I read a lot of blogs, but I don’t always follow through and read their links. I appreciate it when people whose opinions I trust can summarize long things for me. Sometimes I sumarize those things for other people. Tonight I am reading the twenty-four page report More on What is Going on at the Library of Congress prepared for AFSCME 2910 by Thomas Mann. You can find it linked off of this page, if you really like reading these sorts of things.
He makes a lot of interesting points that other scholarly types have been trying to make in more clunky fashion for quite some time. In short, libraries that still exist for the purpose of furthering scholarship are having a harder time doing it, both because of the shift towards electronic reources and the “it’s all on Google” mentality but also because our own institutions (LoC I am looking in your direction) seem to want to actively dismantle some of the better tools we have for organizing and accessing knowledge. I’m just pulling out a small part of this, but really you should go read the whole thing. Some people might take umbrage, but one of my favorite things about this particular presentation of the issues is that Mann really seems to have a well-researched opinion that he wants to get across without insulting anyone, having a hissyfit, or saying that other people are losers or idiots. It’s clear that he has a take on things, one that others would disagree with, but he lets his metaphors and ideas speak for themselves, even as he’s responding to people who I assume were disagreeing with his last paper on the subject.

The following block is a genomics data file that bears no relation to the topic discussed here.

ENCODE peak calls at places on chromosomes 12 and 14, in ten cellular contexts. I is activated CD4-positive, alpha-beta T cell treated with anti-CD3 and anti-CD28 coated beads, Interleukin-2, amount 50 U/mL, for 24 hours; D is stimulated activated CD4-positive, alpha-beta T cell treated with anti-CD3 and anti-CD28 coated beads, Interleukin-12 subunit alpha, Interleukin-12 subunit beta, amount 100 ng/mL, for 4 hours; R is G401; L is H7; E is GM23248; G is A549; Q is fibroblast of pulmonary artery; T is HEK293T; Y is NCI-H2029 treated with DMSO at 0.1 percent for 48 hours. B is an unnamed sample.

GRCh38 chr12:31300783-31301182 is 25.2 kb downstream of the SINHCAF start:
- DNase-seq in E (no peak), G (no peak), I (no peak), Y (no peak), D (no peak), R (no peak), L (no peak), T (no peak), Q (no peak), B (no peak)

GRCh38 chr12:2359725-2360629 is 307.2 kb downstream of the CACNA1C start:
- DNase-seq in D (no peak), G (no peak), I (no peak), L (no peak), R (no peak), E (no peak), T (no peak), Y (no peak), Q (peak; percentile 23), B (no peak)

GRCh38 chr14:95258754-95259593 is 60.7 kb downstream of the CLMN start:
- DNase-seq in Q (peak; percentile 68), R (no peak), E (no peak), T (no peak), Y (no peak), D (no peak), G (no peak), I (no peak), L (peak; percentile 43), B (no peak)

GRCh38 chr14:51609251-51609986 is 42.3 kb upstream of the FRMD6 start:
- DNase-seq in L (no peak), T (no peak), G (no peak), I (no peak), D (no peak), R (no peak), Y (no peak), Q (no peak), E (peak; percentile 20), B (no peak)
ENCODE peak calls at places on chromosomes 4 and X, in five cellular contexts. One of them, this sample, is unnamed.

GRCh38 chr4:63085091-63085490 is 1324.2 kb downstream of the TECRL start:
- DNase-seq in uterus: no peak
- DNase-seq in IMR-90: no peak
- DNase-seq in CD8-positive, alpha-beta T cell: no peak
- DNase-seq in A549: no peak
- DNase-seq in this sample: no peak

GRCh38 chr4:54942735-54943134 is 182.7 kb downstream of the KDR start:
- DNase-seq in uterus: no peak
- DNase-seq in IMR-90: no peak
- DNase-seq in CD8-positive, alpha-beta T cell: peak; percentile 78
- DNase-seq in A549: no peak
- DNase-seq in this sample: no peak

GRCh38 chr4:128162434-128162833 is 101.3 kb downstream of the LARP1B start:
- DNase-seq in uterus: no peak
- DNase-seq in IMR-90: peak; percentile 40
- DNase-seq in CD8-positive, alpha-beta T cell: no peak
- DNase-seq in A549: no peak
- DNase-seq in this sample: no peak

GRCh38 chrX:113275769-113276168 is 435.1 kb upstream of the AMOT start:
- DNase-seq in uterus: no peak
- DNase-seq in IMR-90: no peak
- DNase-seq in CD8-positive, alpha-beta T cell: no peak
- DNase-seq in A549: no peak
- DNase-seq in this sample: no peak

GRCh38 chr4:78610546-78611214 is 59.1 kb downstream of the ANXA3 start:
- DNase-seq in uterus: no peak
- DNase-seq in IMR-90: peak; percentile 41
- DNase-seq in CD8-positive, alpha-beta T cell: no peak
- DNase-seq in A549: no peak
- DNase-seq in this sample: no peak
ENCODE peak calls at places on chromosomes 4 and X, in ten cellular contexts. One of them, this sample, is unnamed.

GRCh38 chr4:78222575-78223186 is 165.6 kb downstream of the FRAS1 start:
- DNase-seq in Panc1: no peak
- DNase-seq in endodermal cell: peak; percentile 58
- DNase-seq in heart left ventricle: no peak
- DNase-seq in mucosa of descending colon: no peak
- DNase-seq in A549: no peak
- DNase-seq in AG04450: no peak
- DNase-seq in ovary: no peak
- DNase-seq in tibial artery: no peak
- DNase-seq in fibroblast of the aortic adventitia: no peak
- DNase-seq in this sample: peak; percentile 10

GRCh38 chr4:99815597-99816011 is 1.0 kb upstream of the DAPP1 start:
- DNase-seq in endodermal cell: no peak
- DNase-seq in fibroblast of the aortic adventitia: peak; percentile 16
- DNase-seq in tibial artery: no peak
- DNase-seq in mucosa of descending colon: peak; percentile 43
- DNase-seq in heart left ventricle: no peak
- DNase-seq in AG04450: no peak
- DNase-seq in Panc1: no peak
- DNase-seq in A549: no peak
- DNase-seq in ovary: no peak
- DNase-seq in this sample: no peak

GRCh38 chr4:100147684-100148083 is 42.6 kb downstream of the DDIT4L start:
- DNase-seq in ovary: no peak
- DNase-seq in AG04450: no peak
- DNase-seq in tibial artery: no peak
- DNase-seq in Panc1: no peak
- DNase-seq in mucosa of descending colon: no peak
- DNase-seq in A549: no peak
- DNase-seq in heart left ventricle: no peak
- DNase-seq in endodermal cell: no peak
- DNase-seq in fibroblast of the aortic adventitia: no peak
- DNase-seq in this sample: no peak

The Continuing Need for Reference Librarians
What catalogs and portals cannot do, however, what classified bookstacks cannot do, what Internet search engines cannot do, what federated searching cannot do–these things can be done by reference librarians who, far beyond the capacity of any “under the hood programming,” are able to provide researchers with expert guidance on the full range of options available to them for their particular topics, in an intelligent sequence of use, with the best search options and sources segregated from thousands of blind alleys, dead ends, and mountains of unwanted irrelevancies.
Reference work, in other words, is not just a nice “add on” optional service; in its dual function of providing point-of-use instruction and overview classes it is integral to the efficient use of research libraries and to the promotion of scholarship in general. It cannot be replaced by “under the hood” programming improvements in library catalogs or portals, especially when such programming dumbs down multiple complex systems to a lowest common denominator of keyword searching–and also fails to search the vast arrays of resources that are not digitized at all.